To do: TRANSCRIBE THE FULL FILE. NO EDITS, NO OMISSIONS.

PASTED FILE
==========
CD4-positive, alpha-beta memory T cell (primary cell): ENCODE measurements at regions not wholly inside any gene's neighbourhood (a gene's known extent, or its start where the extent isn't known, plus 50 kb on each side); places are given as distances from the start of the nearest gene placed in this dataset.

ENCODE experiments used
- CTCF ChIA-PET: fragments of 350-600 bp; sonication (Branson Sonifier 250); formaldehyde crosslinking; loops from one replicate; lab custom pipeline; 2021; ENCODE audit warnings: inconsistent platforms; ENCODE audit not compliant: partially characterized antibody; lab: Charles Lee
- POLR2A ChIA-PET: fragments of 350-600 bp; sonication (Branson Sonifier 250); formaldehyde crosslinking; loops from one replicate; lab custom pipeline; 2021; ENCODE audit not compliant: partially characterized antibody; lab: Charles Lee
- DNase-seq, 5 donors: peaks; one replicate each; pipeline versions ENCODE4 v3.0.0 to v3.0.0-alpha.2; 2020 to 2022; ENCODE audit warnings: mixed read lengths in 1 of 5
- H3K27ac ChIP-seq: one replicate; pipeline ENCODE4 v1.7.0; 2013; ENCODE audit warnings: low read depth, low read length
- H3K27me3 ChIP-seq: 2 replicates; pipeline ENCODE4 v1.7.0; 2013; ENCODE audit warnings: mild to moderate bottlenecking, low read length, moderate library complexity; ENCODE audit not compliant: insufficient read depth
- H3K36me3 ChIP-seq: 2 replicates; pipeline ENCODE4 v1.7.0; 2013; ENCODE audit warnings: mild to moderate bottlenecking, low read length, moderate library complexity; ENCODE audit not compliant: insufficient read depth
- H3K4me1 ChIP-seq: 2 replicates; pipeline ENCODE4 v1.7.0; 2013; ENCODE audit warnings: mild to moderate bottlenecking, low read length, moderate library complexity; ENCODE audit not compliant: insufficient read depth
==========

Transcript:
CD4-positive, alpha-beta memory T cell (primary cell): ENCODE measurements at regions not wholly inside any gene's neighbourhood (a gene's known extent, or its start where the extent isn't known, plus 50 kb on each side); places are given as distances from the start of the nearest gene placed in this dataset.

ENCODE experiments used
- CTCF ChIA-PET: fragments of 350-600 bp; sonication (Branson Sonifier 250); formaldehyde crosslinking; loops from one replicate; lab custom pipeline; 2021; ENCODE audit warnings: inconsistent platforms; ENCODE audit not compliant: partially characterized antibody; lab: Charles Lee
- POLR2A ChIA-PET: fragments of 350-600 bp; sonication (Branson Sonifier 250); formaldehyde crosslinking; loops from one replicate; lab custom pipeline; 2021; ENCODE audit not compliant: partially characterized antibody; lab: Charles Lee
- DNase-seq, 5 donors: peaks; one replicate each; pipeline versions ENCODE4 v3.0.0 to v3.0.0-alpha.2; 2020 to 2022; ENCODE audit warnings: mixed read lengths in 1 of 5
- H3K27ac ChIP-seq: one replicate; pipeline ENCODE4 v1.7.0; 2013; ENCODE audit warnings: low read depth, low read length
- H3K27me3 ChIP-seq: 2 replicates; pipeline ENCODE4 v1.7.0; 2013; ENCODE audit warnings: mild to moderate bottlenecking, low read length, moderate library complexity; ENCODE audit not compliant: insufficient read depth
- H3K36me3 ChIP-seq: 2 replicates; pipeline ENCODE4 v1.7.0; 2013; ENCODE audit warnings: mild to moderate bottlenecking, low read length, moderate library complexity; ENCODE audit not compliant: insufficient read depth
- H3K4me1 ChIP-seq: 2 replicates; pipeline ENCODE4 v1.7.0; 2013; ENCODE audit warnings: mild to moderate bottlenecking, low read length, moderate library complexity; ENCODE audit not compliant: insufficient read depth